One of the more recent ‘mirrors’ reflecting humanity's obsession with suffering, pain, and sexual pleasure is Julia Ducournau’s body-horror Titane (2021), winner of the Palme d’Or at the Cannes Festival. Like Marina Abramović´s performance, Titane depicts the sexualization of a female body and the popularity of sexual pain. It takes a distinctly unique approach of tying technological advances and the eroticization of cars. The movie´s star, Agathe Rousselle, plays the role of Alexia, a car accident survivor who had titanium plates implanted into her skull as a result. In the very first minutes of the film, we see Alexia´s half-naked body slithering around, humping cars as she works as an erotic dancer at car shows. A highly sexualized scene with Alexia climaxing in the backseat of the car is immediately followed by a brutal scene where she murders an obsessed fan, signalizing the strong interconnections between sex and horror, ecstasy and pain. Judging by the awards and praise the film received, wide audiences are drawn towards these fragments showing hyper-sexualized female bodies, murderous women, mechanophilia, and the connection of all three. What is truly remarkable about Ducournau´s craft in this movie is the way she managed to link the struggle of changing and ageing bodies- a subtle, very human and omnipresent issue- with appalling horror scenery and visuals. It is well-known that sex sells in any industry, Ducournau, however, took this idea even further and revealed that not only is modern society obsessed with sex but also withand pain.

The question is why are both Abramović´s and Ducournau´s audiences so captivated by the sight of pain inflicted on someone else´s body? Philosophers like Sigmund Freud and Herbert Marcuse historically studied sexuality, its taboos, and the effect of repression on sexual behaviour. Their theories suggest that the centuries-long repression of sexuality and the idea of absolute sex liberation could lead to sadistic perversions and brutalism. “Instinctual liberation is relapse into barbarism,” (Marcuse 198) explains Marcuse, emphasizing the dangers of complete libidinal freedom. Seeing the two artistic expressions, we could argue that society is currently on the path to reaching absolute sexual freedom as the fascination with suffering grows higher. Giving freedom to the spectators of Abramović´s performance erased any sense of self-regulation or social constraints resulting in pure barbarism. Based on Marcuse´s theory, society is most obsessed with the forbidden perversions, which, in our current time, take the shape of mechanophilia, the infliction of pain on others but even watching hardcore or torture porn. What both performances have in common is the same disturbing yet fascinating character. In both cases, the audience knows it is something taboo, prohibited, and almost criminal to be complicit in and, therefore is naturally and sexually drawn to it.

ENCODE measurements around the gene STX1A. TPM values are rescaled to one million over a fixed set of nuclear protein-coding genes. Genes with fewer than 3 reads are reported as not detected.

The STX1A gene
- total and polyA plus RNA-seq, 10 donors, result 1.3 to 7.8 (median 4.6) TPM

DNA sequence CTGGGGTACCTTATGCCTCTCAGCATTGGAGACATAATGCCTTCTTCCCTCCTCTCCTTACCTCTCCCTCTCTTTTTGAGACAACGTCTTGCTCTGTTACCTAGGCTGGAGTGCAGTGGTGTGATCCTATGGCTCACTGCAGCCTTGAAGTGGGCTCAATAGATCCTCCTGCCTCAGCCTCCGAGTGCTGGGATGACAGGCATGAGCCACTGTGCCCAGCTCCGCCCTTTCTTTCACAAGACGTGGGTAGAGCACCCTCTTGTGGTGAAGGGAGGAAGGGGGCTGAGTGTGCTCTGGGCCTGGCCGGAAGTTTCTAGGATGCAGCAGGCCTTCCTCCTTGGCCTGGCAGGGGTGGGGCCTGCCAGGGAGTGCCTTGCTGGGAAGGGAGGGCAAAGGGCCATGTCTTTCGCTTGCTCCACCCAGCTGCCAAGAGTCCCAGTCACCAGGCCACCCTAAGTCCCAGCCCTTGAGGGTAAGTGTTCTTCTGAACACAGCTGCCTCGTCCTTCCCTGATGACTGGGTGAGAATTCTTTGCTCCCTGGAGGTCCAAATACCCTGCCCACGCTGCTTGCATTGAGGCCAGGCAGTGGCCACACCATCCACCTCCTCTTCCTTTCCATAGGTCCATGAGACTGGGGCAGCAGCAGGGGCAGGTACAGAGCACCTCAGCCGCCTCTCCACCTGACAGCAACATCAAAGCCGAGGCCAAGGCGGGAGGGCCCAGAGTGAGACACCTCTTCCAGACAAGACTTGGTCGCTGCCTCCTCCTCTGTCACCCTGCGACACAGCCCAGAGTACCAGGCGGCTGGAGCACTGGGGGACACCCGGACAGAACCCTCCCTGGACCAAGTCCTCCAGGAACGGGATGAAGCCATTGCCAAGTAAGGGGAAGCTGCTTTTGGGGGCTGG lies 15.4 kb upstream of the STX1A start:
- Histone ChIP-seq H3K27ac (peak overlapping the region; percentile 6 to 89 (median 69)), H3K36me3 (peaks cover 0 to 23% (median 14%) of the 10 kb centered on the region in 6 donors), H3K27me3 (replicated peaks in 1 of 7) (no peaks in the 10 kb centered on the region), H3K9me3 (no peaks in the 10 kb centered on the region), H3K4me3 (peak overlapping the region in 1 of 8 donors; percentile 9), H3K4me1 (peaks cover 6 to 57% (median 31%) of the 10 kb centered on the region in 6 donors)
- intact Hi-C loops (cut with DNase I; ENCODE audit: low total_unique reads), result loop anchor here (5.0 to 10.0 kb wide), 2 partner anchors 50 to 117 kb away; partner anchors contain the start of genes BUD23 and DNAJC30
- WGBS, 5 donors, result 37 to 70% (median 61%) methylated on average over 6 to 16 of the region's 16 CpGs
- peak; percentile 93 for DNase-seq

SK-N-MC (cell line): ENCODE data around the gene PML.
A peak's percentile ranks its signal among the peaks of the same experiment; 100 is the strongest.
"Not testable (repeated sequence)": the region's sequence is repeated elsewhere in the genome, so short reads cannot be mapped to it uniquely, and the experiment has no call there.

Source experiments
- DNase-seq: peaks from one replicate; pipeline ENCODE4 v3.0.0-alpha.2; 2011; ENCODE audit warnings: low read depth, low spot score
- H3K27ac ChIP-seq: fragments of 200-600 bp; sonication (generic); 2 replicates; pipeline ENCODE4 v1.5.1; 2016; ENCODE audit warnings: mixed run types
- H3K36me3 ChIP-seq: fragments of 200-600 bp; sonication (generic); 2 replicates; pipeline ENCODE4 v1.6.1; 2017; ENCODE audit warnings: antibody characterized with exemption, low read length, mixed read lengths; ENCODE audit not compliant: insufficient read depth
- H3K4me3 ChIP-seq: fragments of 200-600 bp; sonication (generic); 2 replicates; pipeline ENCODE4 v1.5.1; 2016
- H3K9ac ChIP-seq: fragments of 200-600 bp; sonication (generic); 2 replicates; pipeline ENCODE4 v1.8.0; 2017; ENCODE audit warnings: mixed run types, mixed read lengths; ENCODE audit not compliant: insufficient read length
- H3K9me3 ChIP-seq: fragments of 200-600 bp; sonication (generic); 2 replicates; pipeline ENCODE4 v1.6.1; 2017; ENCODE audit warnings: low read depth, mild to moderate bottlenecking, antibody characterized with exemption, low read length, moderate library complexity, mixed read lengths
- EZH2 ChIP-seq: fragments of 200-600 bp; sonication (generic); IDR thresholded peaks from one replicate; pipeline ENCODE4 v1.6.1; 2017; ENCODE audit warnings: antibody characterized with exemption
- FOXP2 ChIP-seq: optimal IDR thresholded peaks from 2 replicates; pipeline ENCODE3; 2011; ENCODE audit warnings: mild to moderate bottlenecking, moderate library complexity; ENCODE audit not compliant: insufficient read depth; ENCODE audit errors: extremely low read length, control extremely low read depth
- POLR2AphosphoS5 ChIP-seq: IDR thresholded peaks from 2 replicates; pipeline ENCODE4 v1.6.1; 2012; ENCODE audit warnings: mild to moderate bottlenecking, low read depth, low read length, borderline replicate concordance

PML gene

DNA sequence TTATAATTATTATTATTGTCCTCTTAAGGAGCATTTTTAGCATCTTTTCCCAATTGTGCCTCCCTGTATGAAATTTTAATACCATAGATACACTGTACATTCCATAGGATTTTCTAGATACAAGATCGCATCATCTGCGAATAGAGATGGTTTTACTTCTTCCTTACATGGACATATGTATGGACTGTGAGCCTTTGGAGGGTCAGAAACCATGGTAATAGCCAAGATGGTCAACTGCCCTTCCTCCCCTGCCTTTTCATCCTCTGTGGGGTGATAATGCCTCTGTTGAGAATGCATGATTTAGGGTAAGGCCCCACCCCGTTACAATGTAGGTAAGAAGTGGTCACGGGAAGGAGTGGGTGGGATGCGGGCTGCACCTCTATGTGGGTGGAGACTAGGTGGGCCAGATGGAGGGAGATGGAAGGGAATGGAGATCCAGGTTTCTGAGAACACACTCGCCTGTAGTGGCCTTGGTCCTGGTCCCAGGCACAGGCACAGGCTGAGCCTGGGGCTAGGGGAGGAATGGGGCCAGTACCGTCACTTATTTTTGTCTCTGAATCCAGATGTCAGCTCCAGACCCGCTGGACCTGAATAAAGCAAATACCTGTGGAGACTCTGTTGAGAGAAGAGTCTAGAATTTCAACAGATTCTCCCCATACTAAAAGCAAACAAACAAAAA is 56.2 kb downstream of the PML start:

Abramović, Marina, and James Kaplan. Walk through Walls: a Memoir. Fig Tree, 2016.

Marcuse, Herbert. Eros and Civilization: a Philosophical Inquiry into Freud. Routledge, 1987.